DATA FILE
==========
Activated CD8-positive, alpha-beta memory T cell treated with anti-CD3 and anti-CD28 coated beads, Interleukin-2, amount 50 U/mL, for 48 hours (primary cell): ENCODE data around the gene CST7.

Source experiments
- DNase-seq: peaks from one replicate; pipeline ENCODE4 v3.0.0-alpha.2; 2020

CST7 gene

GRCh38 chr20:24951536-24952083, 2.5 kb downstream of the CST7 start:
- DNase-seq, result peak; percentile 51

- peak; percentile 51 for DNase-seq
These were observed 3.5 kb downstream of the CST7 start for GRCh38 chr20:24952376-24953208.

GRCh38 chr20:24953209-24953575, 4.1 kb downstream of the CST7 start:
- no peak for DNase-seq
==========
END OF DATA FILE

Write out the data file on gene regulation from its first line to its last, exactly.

Activated CD8-positive, alpha-beta memory T cell treated with anti-CD3 and anti-CD28 coated beads, Interleukin-2, amount 50 U/mL, for 48 hours (primary cell): ENCODE data around the gene CST7.

Source experiments
- DNase-seq: peaks from one replicate; pipeline ENCODE4 v3.0.0-alpha.2; 2020

CST7 gene

GRCh38 chr20:24951536-24952083, 2.5 kb downstream of the CST7 start:
- DNase-seq, result peak; percentile 51

- peak; percentile 51 for DNase-seq
These were observed 3.5 kb downstream of the CST7 start for GRCh38 chr20:24952376-24953208.

GRCh38 chr20:24953209-24953575, 4.1 kb downstream of the CST7 start:
- no peak for DNase-seq